A former high ranking official for the Maryland Governor has pleaded not-guilty to four federal charges of wire fraud and two charges of misappropriation. The 52-year-old former chief of staff to the Governor is accused of various missteps including using funds belonging to the State of Maryland to make a charitable contribution to a museum where he was a member of the board of directors. The funds came from the Maryland Environmental Service corporation, where the defendant served as executive director prior to taking a position with the governor’s office in Annapolis. Perhaps the most egregious allegation was that the defendant caused the board at his former employer to approve paying him a full year’s salary, over $200k, upon leaving to take the job with the governor. The defendant apparently told the board that the governor himself approved to so called severance package, though the governor has vigorously denied any such approval. In total, the former chief of staff is facing up to 100 years in prison and tens of thousands of dollars in fines. He will obviously not serve anywhere close to the maximum amount of jail if convicted, but the charges are certainly severe. The government informed the Federal Judge in the Baltimore courthouse that trial would take two weeks to complete, though there is no indication on whether advanced plea negotiations are taking place. Discovery is apparently voluminous, and the defense needs time to assess the case before advising the client.
The same defendant is also facing a 27-count criminal information in the Circuit Court for Anne Arundel County for various other state offense including misconduct in office and violations of Maryland’s wiretapping laws. There are allegations that the defendant secretly recorded conversations with the Governor and other high ranking state officials. The state case has not been set for trial yet, and has a status conference scheduled in the middle of December. There will likely be a ton of evidence for the defense to sift through in order to properly evaluate the case, so we do not expect a swift resolution. Both cases may end up in trial or the defense may be able to work out some sort of global plea agreement. Right now it is simply too early to tell which direction these cases are headed, but the Blog will post a follow-up article as news becomes available.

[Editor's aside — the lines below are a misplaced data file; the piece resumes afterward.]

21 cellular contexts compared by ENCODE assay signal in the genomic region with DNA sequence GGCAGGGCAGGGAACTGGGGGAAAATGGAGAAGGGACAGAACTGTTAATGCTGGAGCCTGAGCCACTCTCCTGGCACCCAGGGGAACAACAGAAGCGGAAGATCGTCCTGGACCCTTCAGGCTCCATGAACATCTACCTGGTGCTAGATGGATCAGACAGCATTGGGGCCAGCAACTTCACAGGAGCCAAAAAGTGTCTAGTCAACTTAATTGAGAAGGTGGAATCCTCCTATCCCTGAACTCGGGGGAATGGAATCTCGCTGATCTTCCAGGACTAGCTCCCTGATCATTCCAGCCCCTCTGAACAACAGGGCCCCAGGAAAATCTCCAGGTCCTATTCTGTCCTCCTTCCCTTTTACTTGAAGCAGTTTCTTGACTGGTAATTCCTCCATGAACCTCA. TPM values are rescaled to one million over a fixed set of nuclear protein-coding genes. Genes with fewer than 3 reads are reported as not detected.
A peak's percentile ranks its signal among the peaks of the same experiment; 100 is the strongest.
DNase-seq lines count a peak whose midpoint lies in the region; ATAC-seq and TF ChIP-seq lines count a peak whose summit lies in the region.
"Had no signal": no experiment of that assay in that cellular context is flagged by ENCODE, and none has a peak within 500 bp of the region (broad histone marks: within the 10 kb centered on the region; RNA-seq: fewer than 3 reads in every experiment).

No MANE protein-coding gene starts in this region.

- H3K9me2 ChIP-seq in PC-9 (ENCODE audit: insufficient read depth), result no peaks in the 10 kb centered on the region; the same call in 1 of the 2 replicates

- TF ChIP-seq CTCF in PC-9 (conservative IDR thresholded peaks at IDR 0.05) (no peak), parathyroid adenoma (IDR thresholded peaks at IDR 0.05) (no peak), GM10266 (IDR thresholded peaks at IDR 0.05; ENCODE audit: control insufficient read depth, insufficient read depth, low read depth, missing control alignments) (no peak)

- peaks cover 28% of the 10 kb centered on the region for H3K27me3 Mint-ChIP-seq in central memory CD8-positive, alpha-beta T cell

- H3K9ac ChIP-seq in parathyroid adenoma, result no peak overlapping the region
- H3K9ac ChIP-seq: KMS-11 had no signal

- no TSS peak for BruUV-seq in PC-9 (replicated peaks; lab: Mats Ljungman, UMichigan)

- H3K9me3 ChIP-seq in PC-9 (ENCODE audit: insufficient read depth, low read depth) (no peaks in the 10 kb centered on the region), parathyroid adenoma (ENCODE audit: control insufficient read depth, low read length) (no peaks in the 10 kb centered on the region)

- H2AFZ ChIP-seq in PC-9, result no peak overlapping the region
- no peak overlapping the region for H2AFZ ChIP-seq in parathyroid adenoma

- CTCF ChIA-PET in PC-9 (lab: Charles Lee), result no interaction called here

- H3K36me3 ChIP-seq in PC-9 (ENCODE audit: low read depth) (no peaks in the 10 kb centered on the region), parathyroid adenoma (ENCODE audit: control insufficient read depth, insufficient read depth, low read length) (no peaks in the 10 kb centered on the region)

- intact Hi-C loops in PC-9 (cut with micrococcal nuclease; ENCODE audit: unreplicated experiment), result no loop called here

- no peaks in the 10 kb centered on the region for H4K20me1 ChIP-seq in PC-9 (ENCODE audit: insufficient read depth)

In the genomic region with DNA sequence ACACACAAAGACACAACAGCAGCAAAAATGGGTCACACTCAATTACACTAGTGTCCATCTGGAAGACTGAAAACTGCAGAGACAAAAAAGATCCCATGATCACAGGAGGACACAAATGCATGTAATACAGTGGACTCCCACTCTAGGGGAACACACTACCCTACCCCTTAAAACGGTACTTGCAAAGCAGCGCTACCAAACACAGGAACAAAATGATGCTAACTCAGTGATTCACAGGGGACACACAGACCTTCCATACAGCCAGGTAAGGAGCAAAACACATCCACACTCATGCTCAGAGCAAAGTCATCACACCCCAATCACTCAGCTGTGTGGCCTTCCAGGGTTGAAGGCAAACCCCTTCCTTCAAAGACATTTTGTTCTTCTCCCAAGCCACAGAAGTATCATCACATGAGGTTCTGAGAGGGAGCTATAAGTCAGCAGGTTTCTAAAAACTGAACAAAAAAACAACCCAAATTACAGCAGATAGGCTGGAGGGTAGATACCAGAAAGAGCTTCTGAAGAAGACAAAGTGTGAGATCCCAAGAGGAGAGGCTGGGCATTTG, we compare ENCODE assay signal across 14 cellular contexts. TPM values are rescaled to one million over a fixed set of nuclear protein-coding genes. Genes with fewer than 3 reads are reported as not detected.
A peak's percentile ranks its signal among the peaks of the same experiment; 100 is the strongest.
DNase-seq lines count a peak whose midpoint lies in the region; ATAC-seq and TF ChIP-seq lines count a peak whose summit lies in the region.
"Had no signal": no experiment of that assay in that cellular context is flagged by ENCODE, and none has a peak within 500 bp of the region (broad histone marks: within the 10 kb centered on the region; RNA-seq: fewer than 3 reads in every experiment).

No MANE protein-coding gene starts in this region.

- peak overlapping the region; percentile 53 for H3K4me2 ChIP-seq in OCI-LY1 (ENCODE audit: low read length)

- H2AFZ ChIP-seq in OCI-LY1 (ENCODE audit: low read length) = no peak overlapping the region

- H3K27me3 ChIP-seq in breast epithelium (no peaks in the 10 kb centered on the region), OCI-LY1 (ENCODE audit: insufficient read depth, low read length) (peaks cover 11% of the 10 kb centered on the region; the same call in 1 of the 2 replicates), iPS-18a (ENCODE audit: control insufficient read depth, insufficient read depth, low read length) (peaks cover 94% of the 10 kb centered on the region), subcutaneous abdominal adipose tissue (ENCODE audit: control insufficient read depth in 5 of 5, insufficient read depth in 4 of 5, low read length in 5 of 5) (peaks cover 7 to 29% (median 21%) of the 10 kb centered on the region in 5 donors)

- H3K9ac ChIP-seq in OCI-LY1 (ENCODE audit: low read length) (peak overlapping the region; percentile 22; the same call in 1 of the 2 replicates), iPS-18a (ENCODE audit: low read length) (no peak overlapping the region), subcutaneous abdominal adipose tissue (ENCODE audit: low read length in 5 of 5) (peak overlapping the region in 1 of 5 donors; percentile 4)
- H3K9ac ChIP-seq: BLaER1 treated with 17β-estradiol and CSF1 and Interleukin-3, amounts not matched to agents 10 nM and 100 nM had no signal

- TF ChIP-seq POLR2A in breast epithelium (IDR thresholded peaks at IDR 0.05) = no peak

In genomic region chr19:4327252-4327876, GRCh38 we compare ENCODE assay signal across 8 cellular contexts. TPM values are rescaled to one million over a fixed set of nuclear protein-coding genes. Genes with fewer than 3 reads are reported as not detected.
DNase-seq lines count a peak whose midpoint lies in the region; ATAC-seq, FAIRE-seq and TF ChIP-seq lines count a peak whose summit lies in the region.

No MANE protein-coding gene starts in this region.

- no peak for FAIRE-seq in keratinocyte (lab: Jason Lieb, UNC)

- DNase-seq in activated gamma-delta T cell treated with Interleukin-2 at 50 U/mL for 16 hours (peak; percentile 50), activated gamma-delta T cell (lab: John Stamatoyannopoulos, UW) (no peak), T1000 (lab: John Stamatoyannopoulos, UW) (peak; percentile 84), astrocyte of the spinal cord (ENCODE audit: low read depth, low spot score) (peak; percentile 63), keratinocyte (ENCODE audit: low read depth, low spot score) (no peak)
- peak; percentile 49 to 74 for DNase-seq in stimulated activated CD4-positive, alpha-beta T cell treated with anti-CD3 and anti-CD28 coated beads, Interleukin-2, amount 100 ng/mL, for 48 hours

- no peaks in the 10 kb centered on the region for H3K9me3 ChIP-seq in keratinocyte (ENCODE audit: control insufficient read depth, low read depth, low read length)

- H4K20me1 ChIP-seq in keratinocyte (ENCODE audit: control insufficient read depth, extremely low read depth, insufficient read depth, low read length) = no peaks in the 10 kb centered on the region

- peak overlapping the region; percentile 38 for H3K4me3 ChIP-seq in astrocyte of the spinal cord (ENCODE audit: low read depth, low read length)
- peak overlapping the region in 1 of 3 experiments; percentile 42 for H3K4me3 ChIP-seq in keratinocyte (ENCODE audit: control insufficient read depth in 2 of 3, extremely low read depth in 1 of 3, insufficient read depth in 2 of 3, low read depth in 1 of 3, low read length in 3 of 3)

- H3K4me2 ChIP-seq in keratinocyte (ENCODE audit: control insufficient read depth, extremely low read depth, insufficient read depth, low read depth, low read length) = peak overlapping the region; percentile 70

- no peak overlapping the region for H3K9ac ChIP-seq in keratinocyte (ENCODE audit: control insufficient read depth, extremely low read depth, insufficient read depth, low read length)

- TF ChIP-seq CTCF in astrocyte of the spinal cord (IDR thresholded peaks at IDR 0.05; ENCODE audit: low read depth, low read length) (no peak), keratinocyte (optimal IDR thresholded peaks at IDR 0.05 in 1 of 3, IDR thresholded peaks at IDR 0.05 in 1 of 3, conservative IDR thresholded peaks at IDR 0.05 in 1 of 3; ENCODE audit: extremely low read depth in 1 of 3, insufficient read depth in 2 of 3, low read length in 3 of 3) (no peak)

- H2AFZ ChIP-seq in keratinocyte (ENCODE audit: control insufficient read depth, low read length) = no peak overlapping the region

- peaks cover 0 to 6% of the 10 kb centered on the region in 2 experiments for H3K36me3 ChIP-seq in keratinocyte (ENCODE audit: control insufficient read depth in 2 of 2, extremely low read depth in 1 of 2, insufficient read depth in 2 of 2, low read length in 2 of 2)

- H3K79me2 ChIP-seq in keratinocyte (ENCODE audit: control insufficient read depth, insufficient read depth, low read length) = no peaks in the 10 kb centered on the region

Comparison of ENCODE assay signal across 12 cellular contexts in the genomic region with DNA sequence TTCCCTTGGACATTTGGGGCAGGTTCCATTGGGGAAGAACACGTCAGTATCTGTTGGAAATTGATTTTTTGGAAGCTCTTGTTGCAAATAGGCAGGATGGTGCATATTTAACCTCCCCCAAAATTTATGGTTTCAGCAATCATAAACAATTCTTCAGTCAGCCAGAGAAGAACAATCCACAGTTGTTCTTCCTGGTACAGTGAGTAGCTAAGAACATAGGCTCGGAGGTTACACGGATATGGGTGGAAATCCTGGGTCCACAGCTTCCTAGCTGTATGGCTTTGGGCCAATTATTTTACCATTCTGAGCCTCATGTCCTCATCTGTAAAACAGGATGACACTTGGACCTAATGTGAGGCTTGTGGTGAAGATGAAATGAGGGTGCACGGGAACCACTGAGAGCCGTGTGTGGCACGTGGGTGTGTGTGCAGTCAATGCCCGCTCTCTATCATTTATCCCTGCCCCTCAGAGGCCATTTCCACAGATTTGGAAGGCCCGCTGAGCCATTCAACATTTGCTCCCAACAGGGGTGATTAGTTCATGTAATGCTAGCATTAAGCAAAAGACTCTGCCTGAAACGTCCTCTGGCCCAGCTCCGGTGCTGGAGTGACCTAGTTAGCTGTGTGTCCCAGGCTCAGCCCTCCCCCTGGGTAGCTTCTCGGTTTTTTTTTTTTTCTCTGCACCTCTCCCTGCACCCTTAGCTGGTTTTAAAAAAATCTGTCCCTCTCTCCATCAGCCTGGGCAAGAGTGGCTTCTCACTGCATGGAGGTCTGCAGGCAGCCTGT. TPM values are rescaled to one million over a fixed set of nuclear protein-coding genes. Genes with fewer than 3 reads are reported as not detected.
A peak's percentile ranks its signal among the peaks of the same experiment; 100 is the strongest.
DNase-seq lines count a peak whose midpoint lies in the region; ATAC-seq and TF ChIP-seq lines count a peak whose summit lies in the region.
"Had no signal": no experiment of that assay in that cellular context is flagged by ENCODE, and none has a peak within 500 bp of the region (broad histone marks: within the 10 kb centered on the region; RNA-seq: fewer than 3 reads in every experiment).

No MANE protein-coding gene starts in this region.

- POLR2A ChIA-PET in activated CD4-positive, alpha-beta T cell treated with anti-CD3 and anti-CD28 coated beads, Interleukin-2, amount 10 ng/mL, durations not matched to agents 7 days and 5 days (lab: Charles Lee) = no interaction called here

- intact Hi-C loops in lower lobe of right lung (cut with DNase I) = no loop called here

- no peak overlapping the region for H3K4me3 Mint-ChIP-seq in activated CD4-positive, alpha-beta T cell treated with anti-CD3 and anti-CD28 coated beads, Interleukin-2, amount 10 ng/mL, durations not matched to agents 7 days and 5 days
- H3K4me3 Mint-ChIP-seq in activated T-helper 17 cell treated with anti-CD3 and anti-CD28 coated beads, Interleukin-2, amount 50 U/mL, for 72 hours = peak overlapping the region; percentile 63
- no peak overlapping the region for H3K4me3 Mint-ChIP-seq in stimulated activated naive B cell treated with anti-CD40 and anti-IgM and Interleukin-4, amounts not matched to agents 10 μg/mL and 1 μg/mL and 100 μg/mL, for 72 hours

Maryland has strict laws regarding the recording or intercepting of private conversations and telephone calls, and each violation is a felony punishable by up to 5 years in prison and a $10,000 fine. Even if another person uses or publishes a recording that has been intercepted unlawfully it could be a crime as long the publisher should have known a the recording was illegal. Maryland is considered a two-party state when it comes to recording or intercepting conversations, which means both parties must be aware of the recording. There are exceptions including when the police are conducting active investigations for a host of different crimes including murder, kidnapping, sex offenses, robbery, bribery, fraud, felony theft, firearms crimes and drug distribution. In these cases the police may intercept wire, oral or electronic evidence in order to provide evidence of the crime. The Maryland wiretapping law is codified under Title 10 of the Courts and Judicial Proceedings section of the state laws, and not the criminal law section. Subtitle 4 of the evidence part of this section covers wiretapping and electronic surveillance, and section 10-402 is the actual wiretapping law.